In Mali’s COVID-19 fight, knowledge is power
“I’m scared,” says 15-year-old Hawa when the topic of the coronavirus comes up. “I know [it] has killed a lot of people around the world.”
Hawa already had a lot to cope with even before the emergence of COVID-19. She comes from the Mopti region in Mali, which has seen a surge in violent attacks and intercommunal clashes since 2017. Hawa was in Bare Dar Salam in March 2019 when 85 children were killed in a brutal attack in the neighbouring village of Ogossagou. She fled to safety with her family, eventually arriving at the Socoura displacement camp in Sévaré.
“I want to make sure that the coronavirus doesn’t come here,” she says.
While around half of COVID-19 cases in Mali have been confirmed in the capital Bamako, recent weeks have seen an surge of cases in Timbuktu and Mopti, threatening displacement sites like Socoura, where families live in tents in close proximity to each other and often have limited access to quality social services and reliable information.
Relaying the message
As news of the arrival of the coronavirus spread on social media, instant messaging, and through word of mouth, so did some scepticism. Some said the virus would die in Mali’s notoriously high temperatures, while others said COVID-19 only affects people in certain countries. Some claimed the virus was completely made up and that there was nothing to worry about.
But as the first cases of COVID-19 in Mali were confirmed in late March, the International Organisation for Migration, supported by UNICEF and the Ministry of Health, began training community “relays” at internal displacement sites to combat such misinformation. They also provided guidance on good handwashing techniques, physical distancing and the use of face masks. UNICEF also distributed handwashing devices and soap to displacement sites.
Oumar, a neighbour of Hawa, is one of those community relays. He sighs as he recalls the denial and misinformation he has confronted about the coronavirus.
“There are four of us here. We coordinate with each other to convince the remaining community members that still don’t believe in the illness,” he says. “The training we received really helped us to provide factual information to the families here.”
Since receiving training from Oumar, Hawa can rattle off a list of key prevention measures.
“I learned that we should stay at least one metre away from other people, that we should sneeze or cough into the fold of our elbows, that we should wash our hands frequently with clean water and soap, that we shouldn’t shake hands, and we should wear a face mask,” she says.
Child-friendly spaces already established by UNICEF and partners in 2019 have also proved invaluable in sharing information about the pandemic. The child-friendly space at Hawa’s camp provides children who have fled violence with a safe place to play, meet other children, and a chance to talk with psychologists and social workers. The spaces help rebuild a sense of childhood, but also provide an opportunity to raise awareness of important issues like child marriage, child labour – and now coronavirus.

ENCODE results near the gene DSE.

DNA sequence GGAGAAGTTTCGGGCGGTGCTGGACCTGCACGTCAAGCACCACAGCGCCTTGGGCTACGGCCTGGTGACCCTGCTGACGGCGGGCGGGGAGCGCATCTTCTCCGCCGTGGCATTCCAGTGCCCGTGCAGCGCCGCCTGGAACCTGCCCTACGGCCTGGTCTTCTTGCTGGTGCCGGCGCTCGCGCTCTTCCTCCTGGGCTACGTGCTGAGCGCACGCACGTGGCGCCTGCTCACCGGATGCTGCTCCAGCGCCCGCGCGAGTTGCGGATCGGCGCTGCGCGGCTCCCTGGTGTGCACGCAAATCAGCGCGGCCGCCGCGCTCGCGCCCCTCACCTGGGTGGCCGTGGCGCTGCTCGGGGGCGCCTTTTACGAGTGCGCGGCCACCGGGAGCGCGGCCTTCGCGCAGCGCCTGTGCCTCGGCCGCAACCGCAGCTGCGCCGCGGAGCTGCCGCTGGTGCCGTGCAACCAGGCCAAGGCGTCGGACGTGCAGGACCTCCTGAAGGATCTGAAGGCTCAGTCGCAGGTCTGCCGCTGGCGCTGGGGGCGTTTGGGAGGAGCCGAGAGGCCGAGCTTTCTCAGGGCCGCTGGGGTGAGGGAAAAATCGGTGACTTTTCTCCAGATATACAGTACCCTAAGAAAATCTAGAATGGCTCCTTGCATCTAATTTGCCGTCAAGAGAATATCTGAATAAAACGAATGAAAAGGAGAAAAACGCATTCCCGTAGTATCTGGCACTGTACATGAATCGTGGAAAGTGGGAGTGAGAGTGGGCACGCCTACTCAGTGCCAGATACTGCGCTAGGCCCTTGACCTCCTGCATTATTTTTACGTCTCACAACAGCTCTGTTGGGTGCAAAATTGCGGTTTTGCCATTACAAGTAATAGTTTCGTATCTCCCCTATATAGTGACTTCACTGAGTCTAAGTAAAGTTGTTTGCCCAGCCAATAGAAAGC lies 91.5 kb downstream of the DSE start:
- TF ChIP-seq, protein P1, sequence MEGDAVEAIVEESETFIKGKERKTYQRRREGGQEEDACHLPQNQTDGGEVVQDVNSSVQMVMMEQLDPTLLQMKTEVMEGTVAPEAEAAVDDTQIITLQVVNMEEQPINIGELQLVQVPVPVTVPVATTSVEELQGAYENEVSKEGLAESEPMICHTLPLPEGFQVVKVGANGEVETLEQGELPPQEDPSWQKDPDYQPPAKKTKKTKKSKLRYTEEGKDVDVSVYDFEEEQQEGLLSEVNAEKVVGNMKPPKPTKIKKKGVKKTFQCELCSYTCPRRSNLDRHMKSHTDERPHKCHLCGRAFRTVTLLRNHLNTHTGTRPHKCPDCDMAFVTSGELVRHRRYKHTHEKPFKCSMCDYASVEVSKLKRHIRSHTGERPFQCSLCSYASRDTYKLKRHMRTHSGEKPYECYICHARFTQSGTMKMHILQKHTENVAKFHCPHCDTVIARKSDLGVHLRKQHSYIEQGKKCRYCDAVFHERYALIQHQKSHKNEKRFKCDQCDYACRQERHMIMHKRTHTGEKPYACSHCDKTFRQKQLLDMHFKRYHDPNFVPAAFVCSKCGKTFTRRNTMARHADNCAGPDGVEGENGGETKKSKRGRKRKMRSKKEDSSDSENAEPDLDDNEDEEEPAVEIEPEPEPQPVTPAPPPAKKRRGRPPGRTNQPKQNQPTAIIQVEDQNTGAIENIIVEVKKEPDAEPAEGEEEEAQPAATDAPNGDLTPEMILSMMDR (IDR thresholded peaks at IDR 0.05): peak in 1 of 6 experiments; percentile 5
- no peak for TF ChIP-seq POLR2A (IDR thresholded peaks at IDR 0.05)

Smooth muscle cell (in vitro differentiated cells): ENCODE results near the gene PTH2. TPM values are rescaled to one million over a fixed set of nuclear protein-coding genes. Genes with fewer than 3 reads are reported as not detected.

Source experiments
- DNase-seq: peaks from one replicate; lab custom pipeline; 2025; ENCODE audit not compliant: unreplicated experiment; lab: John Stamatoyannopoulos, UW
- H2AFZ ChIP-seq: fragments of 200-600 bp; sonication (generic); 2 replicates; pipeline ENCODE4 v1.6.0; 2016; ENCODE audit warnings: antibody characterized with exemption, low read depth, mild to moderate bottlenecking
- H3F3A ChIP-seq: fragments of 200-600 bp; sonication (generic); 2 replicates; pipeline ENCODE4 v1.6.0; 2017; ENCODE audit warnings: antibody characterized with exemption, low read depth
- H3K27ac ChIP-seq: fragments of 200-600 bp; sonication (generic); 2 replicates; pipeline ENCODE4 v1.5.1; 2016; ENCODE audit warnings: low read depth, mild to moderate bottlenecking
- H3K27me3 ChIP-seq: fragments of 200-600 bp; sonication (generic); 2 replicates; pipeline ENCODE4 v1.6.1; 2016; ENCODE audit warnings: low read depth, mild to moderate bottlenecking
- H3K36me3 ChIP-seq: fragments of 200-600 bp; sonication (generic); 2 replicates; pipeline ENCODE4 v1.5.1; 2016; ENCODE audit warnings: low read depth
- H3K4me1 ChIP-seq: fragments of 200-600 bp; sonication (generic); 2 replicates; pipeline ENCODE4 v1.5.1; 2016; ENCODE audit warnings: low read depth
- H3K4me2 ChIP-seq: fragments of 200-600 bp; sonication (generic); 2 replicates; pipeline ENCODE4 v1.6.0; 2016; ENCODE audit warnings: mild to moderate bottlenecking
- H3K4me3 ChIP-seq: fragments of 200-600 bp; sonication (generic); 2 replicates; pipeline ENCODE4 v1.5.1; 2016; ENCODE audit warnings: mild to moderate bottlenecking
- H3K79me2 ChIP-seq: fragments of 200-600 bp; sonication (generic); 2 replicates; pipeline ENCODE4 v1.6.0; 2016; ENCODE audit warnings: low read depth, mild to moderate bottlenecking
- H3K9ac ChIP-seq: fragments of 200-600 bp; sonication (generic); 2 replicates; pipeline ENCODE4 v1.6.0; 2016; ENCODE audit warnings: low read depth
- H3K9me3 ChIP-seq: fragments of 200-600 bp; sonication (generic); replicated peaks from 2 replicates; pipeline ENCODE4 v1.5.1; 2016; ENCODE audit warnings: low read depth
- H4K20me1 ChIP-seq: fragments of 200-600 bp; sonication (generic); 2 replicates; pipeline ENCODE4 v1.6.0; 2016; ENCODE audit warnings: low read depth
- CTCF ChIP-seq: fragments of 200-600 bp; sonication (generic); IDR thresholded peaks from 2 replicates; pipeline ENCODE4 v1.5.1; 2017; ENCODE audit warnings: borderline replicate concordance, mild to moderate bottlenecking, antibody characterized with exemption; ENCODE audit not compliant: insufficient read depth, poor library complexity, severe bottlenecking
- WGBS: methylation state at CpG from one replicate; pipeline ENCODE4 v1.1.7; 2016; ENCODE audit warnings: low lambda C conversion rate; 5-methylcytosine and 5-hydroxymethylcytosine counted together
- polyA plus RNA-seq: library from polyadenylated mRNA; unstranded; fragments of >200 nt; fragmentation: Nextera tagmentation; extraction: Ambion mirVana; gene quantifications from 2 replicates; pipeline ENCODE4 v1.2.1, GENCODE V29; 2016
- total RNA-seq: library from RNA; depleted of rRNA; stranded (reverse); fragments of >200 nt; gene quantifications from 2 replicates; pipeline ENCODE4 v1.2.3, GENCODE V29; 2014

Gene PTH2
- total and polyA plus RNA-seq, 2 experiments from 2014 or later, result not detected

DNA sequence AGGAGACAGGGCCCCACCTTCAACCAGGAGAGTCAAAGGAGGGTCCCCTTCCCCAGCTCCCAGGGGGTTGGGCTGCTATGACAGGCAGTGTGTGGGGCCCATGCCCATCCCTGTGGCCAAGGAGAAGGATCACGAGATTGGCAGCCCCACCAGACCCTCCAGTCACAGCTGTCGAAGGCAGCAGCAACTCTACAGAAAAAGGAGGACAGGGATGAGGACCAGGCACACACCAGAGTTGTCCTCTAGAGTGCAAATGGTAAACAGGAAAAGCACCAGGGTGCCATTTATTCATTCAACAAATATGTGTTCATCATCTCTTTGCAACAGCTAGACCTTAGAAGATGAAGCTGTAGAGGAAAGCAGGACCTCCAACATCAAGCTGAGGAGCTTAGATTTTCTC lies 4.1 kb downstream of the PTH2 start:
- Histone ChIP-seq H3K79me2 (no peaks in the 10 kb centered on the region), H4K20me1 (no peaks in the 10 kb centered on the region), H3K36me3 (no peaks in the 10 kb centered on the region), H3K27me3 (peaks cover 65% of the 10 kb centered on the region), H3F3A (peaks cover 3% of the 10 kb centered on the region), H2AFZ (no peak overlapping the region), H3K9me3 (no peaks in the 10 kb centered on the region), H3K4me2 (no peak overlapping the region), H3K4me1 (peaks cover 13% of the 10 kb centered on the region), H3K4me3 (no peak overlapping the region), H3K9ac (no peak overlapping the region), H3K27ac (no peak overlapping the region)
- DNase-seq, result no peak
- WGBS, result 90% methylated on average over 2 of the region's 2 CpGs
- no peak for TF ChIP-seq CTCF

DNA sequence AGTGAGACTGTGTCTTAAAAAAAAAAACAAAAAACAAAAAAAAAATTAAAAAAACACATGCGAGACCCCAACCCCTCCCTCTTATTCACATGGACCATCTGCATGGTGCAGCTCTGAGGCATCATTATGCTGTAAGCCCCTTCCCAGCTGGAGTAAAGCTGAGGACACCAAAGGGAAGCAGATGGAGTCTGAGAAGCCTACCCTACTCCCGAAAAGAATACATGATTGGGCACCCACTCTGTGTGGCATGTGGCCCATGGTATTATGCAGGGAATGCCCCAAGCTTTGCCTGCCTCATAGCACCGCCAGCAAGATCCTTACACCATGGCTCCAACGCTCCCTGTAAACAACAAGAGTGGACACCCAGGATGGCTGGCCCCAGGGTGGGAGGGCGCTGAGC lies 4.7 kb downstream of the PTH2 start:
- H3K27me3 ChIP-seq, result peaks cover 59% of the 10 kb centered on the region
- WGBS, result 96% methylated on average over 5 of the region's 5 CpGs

Oumar has been paying regular visits to the child-friendly space to teach children how to prevent the spread of COVID-19. Meanwhile, the space itself has also had to adapt. Previously, as many as 40 children at a time would congregate there. Now, the number allowed in at any one time has been reduced, children sit at least a metre apart from each other, and everyone washes their hands before entering.
“We have to continue to provide this type of critical support to these children, who are from the most vulnerable families in the region and have been exposed to the worst types of violence,” says Ahmed Ould Sid'ahmed Ould Aida, head of UNICEF’s field office in Mopti. “We’re adapting to ensure the children can still benefit from critical services, all while minimizing their risk of exposure to the illness.”
The combination of a safe space and being well-informed about COVID-19 has helped rebuild Hawa’s confidence, and she’s now sharing her knowledge with other children at the displacement camp.
Oumar says that Hawa has become a strong advocate for taking preventative measures. “She even keeps reminding her mother to wash her hands,” he says, smiling. “And she’s the one that has been showing the other children here how to wash their hands properly.”
The newly confident Hawa says she dreams of one day being able to go back to her home village – and taking what she has learned with her. “I’d like there to be a child-friendly space there too, so that I can keep meeting up with the other children and talking with them.”
Help support children like Hawa and Oumar. Donate to UNICEF Canada's COVID-19 relief fund today.